Sexual Assault

Don't mask the facts about sexual assault and rape with myths and stereotypes. Sexual assault and rape are acts of violence, and can happen to anyone. Attackers and rapists can be anyone — strangers, neighbors, boyfriends and husbands, co-workers, classmates, family members, and even friends. In fact, most victims know their assailants. Here's the good news: you can do a lot to reduce your risk of sexual assault. Practicing the following tips is a good way to start:

Use Your Head

  • Be alert! Walk with confidence and purpose.
  • Walk in well lighted areas and NEVER walk alone. Ask a co-worker or a neighbor to escort you.
  • Be aware of your surroundings — know who's around you and what's going on.
  • Don't let drugs or alcohol cloud your judgment.
  • Trust your gut. If your instincts tell you to leave, then leave — immediately. If you feel uncomfortable or uneasy, remove yourself!
  • If you think you're being followed, change directions and look for open stores, restaurants, or a lighted home.

How To Protect Yourself

  • Make sure all entrances (windows, sliding glass doors, patio doors) are locked at all times with sturdy locks.
  • Never open your door to strangers. Use a wide-angle viewer and make them show identification.
  • Be wary of isolated spots — basements, laundry rooms, and parking lots.
  • Know your neighbors so that you can call on them if you need help.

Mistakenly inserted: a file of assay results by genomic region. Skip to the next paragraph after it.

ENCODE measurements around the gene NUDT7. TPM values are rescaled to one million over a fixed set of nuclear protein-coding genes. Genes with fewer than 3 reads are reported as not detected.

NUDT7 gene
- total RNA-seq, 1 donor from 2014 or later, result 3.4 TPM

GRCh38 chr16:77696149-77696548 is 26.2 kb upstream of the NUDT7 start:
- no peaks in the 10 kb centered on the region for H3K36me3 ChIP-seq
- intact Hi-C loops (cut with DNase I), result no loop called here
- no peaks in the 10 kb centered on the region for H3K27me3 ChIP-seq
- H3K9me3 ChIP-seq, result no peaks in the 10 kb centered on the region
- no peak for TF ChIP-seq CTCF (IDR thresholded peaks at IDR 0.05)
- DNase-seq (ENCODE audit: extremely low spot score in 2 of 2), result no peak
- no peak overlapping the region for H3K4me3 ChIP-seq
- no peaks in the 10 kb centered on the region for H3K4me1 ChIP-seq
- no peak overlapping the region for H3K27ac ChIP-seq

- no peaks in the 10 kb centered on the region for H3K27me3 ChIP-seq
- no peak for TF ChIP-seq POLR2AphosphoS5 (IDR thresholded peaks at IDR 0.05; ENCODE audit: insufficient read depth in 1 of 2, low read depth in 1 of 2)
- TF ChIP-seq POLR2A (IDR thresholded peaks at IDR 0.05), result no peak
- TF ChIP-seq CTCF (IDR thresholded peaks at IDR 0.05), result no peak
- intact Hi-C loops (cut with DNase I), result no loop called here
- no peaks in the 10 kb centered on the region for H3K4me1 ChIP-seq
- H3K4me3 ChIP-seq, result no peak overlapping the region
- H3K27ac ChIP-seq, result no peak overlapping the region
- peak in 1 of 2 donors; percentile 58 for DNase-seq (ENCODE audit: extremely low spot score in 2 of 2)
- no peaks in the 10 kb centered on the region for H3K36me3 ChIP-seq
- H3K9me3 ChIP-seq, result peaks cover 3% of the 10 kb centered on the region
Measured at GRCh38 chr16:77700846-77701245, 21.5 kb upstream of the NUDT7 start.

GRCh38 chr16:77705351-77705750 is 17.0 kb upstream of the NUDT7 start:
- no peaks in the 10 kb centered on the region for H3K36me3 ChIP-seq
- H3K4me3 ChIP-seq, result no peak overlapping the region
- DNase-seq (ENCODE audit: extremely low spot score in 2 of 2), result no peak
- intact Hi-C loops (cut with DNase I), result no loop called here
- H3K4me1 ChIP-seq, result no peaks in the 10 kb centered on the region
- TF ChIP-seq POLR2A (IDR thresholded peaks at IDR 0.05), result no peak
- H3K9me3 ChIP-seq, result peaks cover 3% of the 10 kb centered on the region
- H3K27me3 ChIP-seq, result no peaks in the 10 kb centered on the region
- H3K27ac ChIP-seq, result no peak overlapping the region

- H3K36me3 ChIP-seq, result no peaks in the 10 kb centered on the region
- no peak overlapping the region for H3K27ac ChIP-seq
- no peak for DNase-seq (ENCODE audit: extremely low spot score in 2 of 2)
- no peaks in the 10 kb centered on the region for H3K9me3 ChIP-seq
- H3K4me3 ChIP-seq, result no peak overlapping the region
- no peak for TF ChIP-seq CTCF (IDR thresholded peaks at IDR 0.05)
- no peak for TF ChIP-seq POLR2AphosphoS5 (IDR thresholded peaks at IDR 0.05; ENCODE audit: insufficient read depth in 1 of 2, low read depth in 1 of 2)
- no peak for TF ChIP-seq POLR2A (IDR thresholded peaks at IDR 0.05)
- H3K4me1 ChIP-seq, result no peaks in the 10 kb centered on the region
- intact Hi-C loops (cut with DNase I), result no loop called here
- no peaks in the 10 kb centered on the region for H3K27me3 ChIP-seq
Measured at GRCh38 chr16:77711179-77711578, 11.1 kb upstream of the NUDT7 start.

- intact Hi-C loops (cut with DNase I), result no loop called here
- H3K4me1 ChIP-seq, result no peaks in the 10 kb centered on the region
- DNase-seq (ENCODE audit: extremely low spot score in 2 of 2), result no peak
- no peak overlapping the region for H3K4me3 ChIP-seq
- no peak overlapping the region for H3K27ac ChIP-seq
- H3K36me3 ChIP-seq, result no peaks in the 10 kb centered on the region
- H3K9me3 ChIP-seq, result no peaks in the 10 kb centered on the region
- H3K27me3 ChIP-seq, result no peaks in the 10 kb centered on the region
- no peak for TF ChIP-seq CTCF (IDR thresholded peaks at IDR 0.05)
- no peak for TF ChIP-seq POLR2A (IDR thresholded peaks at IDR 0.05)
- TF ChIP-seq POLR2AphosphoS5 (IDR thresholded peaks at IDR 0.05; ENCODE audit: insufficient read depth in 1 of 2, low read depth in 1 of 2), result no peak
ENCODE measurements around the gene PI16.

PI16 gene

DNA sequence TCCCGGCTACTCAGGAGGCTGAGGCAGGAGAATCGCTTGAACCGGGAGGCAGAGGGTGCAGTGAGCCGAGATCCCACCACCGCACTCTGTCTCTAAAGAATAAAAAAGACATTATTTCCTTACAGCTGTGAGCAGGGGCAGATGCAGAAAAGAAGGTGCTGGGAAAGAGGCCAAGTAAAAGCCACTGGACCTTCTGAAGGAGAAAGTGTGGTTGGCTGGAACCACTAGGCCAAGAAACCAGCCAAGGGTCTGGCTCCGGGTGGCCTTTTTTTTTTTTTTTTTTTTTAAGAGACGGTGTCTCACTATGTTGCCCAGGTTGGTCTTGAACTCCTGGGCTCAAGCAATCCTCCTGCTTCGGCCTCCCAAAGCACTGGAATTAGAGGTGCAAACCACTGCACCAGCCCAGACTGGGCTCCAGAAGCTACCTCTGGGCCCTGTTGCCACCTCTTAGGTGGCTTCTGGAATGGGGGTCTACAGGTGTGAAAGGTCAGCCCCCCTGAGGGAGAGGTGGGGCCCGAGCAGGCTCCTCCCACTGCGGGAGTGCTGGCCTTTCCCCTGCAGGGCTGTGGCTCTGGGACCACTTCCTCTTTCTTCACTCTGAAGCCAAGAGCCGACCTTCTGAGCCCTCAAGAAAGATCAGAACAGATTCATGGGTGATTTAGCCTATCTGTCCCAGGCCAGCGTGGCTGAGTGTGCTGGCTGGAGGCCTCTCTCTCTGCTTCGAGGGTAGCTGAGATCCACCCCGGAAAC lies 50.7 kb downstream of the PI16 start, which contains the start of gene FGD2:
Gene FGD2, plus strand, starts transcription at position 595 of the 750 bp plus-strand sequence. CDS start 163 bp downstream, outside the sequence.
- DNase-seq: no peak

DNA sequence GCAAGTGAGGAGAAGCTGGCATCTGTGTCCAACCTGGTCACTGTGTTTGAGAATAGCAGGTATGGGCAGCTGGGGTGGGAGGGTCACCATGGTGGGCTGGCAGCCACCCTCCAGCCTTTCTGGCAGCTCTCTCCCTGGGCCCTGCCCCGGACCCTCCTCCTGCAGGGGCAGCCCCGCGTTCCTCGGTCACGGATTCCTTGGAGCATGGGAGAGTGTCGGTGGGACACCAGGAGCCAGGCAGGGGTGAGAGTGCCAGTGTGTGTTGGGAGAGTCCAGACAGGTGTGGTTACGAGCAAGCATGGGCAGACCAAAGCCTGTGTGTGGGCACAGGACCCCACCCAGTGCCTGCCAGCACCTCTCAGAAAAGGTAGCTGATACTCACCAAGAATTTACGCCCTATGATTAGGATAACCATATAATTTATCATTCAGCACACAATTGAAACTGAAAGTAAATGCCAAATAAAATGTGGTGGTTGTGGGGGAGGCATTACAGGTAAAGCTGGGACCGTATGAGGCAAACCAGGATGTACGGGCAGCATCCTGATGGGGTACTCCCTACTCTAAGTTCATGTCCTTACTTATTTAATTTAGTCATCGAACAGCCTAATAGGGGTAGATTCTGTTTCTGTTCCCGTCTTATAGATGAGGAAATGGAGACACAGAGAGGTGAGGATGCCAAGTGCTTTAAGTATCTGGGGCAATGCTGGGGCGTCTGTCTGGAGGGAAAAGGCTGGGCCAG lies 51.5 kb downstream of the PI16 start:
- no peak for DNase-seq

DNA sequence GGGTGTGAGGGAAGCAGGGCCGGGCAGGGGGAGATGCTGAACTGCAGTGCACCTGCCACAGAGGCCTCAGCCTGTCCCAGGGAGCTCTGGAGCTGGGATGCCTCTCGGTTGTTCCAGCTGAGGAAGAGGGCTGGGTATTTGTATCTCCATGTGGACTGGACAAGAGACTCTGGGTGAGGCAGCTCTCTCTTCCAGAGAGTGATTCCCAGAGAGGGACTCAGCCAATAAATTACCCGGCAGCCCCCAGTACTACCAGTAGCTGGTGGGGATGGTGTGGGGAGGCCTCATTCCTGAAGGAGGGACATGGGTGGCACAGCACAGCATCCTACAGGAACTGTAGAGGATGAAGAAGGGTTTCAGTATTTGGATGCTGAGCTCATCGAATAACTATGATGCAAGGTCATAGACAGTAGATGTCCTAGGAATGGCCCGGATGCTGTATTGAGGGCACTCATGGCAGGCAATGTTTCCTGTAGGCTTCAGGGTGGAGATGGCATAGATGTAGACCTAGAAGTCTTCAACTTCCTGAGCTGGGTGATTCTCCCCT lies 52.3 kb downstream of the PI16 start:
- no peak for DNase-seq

• If you come home and see a door ajar or a window broken, call the police immediately. DO NOT enter the building.
  • Jog, run, or walk with a friend and stay in well lighted, well-traveled areas.
  • Keep your distance when anyone in a car asks you for directions.
  • Wear clothes and shoes that you are able to move in.
  • Have your key ready before you reach the door — home, office, or the car.
  • Always lock your car. Look inside the car before you get in.
  • Don't hitchhike or pick up hitchhikers.

What To Do if the Unthinkable Happens

It's unpleasant and even frightening to think about, but the best way to prevent or survive an assault is to plan in advance how you would react in the face of a potential assault. Would you run and scream, or would you try to fight back? Some would-be attackers will immediately give up if their target shows the least signs of resistance. Others will become more incensed and more violent if their victims try to fight back. Whatever your decision, be confident and prepared to follow through.

  • Try to escape. Be rude! Scream! Yell! Kick! Fight! Run!
  • Talk, stall for time, and assess your situation.
  • If your attacker has a weapon or attempts to move you to another area, do whatever it takes to stay alive.
  • If your attacker tries to move you to another area, do whatever it takes to prevent that.

Surviving Rape

  • Report rape or sexual assault to the police or rape crisis center. The sooner you tell, the sooner your attacker can be sought.
  • Preserve all physical evidence. Don't take a shower, bathe, change clothes, douche, or throw anything away that you were wearing during the attack — don't even clean your fingernails.
  • Go to the emergency room or to your doctor for medical care immediately. Don't go alone. Ask a friend or family member to drive you and to wait for you until your exam is finished.
  • Get counseling to help you deal with what happened. Sexual assault is physically and emotionally traumatic.
  • Constantly remind yourself that this is not your fault.

Take a bite out of crime. Information Provided by: National Crime Prevention Council